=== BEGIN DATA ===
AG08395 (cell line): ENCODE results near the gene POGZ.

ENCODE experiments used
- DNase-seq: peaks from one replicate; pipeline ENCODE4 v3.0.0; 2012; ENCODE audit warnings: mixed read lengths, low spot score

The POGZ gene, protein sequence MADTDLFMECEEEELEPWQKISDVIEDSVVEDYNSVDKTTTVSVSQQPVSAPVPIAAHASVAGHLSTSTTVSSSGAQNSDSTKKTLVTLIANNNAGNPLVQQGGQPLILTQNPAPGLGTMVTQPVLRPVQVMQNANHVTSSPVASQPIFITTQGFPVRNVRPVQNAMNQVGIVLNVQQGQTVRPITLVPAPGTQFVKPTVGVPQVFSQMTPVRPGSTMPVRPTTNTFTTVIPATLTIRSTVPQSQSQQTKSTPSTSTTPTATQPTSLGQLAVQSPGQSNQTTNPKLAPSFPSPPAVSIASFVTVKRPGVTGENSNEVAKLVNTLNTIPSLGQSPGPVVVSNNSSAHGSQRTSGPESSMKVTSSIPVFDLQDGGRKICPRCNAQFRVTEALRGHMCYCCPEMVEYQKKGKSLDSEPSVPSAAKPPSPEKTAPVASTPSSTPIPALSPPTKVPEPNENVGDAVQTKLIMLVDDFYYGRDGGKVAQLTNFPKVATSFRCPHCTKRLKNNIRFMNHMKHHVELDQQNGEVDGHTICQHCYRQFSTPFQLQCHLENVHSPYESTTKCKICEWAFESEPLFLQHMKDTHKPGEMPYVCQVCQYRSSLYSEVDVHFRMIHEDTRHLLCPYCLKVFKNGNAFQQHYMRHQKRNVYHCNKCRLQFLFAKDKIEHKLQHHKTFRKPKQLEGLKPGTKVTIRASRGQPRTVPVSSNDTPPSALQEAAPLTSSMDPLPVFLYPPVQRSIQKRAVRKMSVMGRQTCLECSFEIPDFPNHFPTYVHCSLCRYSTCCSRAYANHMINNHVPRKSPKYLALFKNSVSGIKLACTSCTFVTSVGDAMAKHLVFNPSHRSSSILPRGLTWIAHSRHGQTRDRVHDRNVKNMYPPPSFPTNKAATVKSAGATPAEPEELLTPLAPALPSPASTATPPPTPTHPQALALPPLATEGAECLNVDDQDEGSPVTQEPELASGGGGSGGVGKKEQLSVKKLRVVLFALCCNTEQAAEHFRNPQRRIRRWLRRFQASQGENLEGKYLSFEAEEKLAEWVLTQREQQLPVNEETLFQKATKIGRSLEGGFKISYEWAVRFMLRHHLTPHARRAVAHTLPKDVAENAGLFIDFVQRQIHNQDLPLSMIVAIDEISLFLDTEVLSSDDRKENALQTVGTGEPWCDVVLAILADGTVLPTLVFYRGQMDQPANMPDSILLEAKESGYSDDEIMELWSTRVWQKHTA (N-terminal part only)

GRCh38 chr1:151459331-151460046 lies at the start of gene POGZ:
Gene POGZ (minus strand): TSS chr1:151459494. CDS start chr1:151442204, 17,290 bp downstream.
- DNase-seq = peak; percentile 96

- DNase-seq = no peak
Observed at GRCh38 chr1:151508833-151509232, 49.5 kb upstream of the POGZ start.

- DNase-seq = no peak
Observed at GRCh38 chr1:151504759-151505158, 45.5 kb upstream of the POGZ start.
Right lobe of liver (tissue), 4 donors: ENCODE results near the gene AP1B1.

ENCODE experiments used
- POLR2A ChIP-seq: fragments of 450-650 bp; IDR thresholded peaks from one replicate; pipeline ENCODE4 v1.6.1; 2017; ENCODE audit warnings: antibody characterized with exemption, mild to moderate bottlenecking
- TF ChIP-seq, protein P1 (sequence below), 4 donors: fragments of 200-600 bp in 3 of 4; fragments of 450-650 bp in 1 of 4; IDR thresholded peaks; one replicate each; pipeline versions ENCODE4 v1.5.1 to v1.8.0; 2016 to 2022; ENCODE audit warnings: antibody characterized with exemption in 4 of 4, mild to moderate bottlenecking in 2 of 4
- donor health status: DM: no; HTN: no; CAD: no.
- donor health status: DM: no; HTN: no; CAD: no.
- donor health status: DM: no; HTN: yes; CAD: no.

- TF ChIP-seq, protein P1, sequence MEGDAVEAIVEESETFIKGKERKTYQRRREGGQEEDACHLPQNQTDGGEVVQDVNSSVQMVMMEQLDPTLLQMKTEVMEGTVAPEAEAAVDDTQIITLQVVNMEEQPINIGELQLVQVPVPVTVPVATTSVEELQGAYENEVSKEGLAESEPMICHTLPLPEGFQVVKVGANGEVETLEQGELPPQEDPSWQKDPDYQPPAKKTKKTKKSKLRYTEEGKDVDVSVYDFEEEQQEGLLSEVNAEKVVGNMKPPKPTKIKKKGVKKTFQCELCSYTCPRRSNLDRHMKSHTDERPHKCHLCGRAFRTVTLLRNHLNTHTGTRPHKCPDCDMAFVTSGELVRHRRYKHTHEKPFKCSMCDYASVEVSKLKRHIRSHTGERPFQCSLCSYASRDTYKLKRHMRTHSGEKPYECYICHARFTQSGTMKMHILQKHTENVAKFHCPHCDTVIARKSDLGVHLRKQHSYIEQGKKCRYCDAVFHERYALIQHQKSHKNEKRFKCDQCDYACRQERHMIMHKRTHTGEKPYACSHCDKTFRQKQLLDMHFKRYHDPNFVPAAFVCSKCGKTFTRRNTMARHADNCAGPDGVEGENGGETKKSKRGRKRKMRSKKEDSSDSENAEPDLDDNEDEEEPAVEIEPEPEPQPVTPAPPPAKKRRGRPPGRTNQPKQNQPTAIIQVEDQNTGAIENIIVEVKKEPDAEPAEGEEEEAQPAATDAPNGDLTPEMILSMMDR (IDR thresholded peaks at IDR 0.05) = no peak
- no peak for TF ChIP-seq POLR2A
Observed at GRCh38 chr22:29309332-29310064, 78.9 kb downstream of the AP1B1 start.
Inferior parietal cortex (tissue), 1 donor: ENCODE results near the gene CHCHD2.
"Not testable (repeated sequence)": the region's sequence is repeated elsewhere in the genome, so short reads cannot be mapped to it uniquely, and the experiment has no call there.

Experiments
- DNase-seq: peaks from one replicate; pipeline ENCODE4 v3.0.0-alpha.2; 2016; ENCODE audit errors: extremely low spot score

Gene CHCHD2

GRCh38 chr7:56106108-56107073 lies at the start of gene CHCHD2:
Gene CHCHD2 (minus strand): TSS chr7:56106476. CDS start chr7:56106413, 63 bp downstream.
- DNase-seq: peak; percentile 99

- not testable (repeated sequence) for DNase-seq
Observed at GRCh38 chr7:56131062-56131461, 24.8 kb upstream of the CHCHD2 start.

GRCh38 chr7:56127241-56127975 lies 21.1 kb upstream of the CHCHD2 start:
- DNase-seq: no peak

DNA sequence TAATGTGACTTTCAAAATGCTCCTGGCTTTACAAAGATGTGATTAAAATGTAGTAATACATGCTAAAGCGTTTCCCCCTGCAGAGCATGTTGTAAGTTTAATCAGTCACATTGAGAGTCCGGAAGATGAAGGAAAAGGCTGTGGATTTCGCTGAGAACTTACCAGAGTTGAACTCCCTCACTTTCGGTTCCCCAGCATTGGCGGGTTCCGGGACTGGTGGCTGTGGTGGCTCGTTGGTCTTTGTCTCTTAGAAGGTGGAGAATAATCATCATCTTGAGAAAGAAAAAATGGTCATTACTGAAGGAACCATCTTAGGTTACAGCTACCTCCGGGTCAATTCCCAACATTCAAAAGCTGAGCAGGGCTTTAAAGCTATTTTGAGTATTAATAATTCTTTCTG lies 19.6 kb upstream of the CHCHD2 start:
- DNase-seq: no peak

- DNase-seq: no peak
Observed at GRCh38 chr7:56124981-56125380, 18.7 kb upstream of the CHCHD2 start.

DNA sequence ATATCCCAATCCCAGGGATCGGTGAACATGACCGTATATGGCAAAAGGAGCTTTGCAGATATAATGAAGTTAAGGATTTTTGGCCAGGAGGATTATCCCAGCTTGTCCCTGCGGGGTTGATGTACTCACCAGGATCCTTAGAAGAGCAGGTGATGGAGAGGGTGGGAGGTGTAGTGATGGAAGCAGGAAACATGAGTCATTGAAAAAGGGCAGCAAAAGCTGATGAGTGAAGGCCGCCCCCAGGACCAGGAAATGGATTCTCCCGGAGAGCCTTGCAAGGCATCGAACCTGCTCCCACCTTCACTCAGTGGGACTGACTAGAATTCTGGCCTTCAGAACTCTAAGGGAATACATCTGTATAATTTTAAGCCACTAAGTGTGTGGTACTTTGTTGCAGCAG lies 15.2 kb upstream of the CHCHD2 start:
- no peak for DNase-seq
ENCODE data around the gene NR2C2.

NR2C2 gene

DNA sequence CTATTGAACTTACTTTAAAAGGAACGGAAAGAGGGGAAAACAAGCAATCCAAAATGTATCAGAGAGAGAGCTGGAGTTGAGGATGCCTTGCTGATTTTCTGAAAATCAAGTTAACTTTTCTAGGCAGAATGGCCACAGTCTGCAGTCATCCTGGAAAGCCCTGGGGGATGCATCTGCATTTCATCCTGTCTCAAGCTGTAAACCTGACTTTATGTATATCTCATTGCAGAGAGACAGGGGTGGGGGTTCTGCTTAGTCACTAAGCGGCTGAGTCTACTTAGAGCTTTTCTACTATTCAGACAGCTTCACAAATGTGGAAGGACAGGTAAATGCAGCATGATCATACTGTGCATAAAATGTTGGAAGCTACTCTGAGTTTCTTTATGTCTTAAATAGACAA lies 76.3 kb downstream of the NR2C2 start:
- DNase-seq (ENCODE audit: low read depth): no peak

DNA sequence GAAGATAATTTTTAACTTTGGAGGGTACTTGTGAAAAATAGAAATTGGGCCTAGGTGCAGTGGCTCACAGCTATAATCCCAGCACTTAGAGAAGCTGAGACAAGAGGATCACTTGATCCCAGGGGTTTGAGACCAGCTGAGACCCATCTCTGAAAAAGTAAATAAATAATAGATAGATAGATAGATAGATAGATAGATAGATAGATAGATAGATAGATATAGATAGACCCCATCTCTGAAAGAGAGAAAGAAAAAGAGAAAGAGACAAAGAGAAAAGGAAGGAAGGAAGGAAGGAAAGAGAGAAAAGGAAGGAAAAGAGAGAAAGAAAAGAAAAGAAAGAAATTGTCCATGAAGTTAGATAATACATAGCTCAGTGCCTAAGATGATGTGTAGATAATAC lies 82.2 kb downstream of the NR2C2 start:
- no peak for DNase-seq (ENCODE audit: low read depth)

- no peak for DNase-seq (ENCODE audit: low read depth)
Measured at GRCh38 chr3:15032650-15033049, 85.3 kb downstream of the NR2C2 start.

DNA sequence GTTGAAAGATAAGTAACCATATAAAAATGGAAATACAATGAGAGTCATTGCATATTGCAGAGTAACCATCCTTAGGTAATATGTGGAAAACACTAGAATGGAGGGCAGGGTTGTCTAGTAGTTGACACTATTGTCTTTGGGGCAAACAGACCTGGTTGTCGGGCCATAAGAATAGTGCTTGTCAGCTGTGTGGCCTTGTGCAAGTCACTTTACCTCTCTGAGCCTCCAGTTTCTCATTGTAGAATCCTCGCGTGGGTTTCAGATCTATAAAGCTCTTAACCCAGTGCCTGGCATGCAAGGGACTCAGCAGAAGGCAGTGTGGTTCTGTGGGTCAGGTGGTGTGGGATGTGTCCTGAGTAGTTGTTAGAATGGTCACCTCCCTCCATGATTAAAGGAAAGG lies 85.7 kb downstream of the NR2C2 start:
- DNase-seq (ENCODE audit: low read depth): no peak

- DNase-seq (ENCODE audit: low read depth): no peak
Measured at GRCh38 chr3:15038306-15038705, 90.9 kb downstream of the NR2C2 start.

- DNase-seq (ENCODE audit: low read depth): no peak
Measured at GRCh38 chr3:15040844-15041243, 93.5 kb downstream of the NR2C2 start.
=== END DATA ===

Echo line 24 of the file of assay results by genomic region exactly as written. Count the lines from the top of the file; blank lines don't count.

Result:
Experiments